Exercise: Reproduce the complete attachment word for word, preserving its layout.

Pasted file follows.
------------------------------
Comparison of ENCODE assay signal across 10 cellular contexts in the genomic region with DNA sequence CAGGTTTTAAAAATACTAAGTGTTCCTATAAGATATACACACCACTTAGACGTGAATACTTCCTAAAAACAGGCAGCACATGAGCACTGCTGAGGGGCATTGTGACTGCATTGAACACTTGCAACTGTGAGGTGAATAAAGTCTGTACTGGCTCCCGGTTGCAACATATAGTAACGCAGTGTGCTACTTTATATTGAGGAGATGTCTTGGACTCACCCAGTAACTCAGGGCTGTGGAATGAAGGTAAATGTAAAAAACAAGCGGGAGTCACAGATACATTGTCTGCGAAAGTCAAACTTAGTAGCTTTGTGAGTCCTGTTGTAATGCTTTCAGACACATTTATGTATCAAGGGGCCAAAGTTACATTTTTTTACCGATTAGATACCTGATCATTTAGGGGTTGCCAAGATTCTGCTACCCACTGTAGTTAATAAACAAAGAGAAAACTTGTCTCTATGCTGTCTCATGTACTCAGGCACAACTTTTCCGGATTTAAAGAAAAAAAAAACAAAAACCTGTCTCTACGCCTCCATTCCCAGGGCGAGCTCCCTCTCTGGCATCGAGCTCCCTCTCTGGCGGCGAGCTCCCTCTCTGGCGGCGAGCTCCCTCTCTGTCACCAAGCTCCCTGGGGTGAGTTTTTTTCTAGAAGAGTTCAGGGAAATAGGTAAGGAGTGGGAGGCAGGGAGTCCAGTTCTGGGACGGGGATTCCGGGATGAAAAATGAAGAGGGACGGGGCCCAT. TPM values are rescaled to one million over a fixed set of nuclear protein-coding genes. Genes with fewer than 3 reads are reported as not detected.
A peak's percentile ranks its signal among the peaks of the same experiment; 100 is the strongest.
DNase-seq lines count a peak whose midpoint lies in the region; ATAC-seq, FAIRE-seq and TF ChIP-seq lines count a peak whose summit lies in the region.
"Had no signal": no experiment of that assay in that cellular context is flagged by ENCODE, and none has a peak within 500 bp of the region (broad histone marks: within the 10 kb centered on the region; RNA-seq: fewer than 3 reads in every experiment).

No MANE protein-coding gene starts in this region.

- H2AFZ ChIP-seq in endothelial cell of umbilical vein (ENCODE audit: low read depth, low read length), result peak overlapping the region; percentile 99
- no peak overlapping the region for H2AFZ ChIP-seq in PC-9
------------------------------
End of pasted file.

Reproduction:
Comparison of ENCODE assay signal across 10 cellular contexts in the genomic region with DNA sequence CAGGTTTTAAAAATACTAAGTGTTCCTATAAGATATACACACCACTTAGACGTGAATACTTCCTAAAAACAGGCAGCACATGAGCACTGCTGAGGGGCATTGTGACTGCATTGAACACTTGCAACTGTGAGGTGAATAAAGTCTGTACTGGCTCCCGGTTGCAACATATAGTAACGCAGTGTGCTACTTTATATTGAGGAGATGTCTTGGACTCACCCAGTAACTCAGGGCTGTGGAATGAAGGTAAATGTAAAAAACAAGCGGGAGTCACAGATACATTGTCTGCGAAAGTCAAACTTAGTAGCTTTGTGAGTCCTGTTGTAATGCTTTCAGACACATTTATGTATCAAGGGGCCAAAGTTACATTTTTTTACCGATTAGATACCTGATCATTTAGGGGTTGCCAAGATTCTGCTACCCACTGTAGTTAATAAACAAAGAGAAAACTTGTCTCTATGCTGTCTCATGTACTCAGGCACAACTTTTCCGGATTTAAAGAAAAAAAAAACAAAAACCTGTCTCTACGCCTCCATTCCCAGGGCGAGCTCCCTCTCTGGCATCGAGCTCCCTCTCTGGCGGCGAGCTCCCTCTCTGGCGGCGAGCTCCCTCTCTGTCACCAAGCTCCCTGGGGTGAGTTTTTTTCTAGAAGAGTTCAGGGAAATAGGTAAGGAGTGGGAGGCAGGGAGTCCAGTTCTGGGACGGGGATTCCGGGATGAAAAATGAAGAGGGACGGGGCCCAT. TPM values are rescaled to one million over a fixed set of nuclear protein-coding genes. Genes with fewer than 3 reads are reported as not detected.
A peak's percentile ranks its signal among the peaks of the same experiment; 100 is the strongest.
DNase-seq lines count a peak whose midpoint lies in the region; ATAC-seq, FAIRE-seq and TF ChIP-seq lines count a peak whose summit lies in the region.
"Had no signal": no experiment of that assay in that cellular context is flagged by ENCODE, and none has a peak within 500 bp of the region (broad histone marks: within the 10 kb centered on the region; RNA-seq: fewer than 3 reads in every experiment).

No MANE protein-coding gene starts in this region.

- H2AFZ ChIP-seq in endothelial cell of umbilical vein (ENCODE audit: low read depth, low read length), result peak overlapping the region; percentile 99
- no peak overlapping the region for H2AFZ ChIP-seq in PC-9